This is a blog post of a workshop held on 25th October 2018 at Manchester Central Library as part of the Sound & Vision event. It is written by Drew Ellery, Digital officer at Ahmed Iqbal Ullah Race Relations Resource Centre. The main aim of this workshop was to give all participants an introduction to best practice strategies for collecting and managing images.
What images are you collecting?
If you are running a heritage project with the aims of collecting images, it’s important to consider what kind of images you might collect, and why you’re collecting? During the Managing Images workshop, these questions were put forward to our participants. The majority of them were aiming to collect both photographic and digital images. Many wanted to collect using a variety of methods such as loaning photographs, running scanning social events, as well as using mobile phones to create digital copies of physical images.
Why collect images?
Overwhelmingly, all of the workshop participants were collecting images to be used for visual engagement within physical and digital exhibitions, on social media as well as published resources. The aims of running this workshop was to give our attendees guidance on a number of best practice strategies for managing their collecting process, producing the best quality images, as well as adhering to long term copyright and data protection policy.
As an example of best practice for collecting photographic images, we undertook an exercise to interpret as much information as possible from a photographic collection entitled Early Africans in Manchester. The significance of this collection is that it currently lacks any formal copyright permissions. Also little is known about the lives of the people in the photographs, including specific dates and places. This is also a collection of images complied from various donations.
An outcome of this activity was a greater understanding of the importance of collecting detailed copyright permissions from the image owner. It also shed light on the importance of collecting detailed information about the images you are collecting. Consider asking the image owner, who is in the picture? Where was the picture taken? When was the picture taken? We also discussed how useful a loan agreement form can be for temporarily loaning images to scan.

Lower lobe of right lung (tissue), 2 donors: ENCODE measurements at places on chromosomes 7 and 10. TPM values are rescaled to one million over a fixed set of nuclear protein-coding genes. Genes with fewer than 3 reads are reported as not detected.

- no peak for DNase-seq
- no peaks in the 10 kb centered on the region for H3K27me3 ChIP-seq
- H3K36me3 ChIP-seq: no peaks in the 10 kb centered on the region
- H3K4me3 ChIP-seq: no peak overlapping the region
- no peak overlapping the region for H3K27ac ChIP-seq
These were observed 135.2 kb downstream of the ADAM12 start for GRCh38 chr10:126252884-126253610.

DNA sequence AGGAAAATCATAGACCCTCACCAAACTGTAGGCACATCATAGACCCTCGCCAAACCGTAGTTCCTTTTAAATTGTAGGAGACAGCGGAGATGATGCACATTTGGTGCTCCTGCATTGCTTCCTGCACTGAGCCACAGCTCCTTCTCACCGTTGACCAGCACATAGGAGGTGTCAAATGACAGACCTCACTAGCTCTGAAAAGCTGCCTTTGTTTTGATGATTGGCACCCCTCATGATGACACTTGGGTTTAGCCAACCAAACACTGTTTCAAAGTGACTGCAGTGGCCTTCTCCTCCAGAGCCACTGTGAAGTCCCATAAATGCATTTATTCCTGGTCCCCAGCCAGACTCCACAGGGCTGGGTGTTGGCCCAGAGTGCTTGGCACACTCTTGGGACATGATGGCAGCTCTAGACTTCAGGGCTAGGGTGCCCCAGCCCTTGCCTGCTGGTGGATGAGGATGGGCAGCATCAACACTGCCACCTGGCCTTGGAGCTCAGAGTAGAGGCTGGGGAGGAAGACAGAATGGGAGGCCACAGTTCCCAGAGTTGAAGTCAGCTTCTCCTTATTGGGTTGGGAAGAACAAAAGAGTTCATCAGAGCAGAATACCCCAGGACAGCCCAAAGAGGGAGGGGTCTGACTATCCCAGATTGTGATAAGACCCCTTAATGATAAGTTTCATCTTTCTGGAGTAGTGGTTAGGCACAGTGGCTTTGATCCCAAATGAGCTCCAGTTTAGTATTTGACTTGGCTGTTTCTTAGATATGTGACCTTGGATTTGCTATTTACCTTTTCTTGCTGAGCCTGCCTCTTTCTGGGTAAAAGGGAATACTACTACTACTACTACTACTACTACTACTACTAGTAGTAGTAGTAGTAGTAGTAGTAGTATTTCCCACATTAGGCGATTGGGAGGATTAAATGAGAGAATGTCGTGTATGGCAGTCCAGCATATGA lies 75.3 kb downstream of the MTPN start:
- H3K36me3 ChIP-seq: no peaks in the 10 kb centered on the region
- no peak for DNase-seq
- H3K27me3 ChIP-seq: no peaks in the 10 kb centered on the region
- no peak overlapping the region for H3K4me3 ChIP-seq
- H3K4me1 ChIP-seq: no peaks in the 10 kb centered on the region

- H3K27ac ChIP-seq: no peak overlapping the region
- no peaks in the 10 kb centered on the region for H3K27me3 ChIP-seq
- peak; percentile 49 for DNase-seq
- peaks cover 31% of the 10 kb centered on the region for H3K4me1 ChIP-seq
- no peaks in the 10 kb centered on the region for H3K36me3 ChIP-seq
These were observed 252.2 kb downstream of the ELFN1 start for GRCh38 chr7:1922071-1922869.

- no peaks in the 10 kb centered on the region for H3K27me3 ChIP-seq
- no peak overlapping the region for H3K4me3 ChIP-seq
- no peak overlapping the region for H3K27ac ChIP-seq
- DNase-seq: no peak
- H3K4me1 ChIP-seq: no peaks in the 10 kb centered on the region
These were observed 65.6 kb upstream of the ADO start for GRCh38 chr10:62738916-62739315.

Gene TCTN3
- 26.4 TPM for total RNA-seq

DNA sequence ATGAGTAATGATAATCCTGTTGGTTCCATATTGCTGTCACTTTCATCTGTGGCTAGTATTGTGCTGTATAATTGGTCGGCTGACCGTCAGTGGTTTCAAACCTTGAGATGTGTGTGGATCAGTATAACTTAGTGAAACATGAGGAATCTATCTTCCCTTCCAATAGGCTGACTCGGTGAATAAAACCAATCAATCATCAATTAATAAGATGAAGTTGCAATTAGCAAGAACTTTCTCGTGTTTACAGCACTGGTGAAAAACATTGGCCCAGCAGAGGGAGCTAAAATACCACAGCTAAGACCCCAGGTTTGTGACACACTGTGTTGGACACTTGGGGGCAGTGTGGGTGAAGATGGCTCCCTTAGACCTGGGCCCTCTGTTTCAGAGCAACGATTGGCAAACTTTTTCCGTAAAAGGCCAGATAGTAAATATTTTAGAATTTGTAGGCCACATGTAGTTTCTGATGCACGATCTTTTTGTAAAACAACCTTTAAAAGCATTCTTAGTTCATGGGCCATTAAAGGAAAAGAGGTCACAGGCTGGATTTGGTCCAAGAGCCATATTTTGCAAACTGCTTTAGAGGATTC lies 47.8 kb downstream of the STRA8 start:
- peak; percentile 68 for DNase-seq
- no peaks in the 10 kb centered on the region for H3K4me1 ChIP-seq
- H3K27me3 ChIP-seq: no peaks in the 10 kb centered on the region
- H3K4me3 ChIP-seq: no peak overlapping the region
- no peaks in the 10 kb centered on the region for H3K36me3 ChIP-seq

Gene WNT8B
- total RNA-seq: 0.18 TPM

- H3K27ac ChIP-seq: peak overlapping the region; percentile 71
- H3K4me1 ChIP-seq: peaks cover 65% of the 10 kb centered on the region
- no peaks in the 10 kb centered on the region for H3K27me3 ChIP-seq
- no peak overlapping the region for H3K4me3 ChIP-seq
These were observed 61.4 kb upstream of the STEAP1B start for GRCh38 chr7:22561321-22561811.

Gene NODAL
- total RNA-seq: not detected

The next activity involved digitizing a selection of images from the collection using either a flat bed scanner or portable scanner. The main aims of this activity was to give our participants a practical insight into digitizing images in the highest possible quality. Each group was set the task of following our set instructions for scanning images, creating high quality TIFF files as an outcome. This activity also highlighted the potential of purchasing a low-cost potable scanner (under £100) that can produce quality outputs.
We next discussed taking photographs at events and the need to inform all attendees that images are being collected. I suggested some useful strategies such making announcements, putting up signs, and using coloured stickers to raise awareness of who might not want to be photographed. We also discussed the importance of having a take-down policy, so those who want their image removed can request this. You can find helpful guidance from the Resource Centre on the points discussed.
The main outcomes of the workshop was a greater awareness from all participants to complete the relevant documentation to clear copyright permissions, as well as to collect detailed information about the images being collected. Participants left with an understanding of how to use scanners to produce high quality images. All of the relevant documents are now available to download on our Resources Page. In the long-term, these skills can aid participants to consider strategies that produce the best quality outputs for their project as well as the potential to archive these outputs.
If you are currently working on a heritage project within Greater Manchester and would like guidance or support please email me at: email@example.com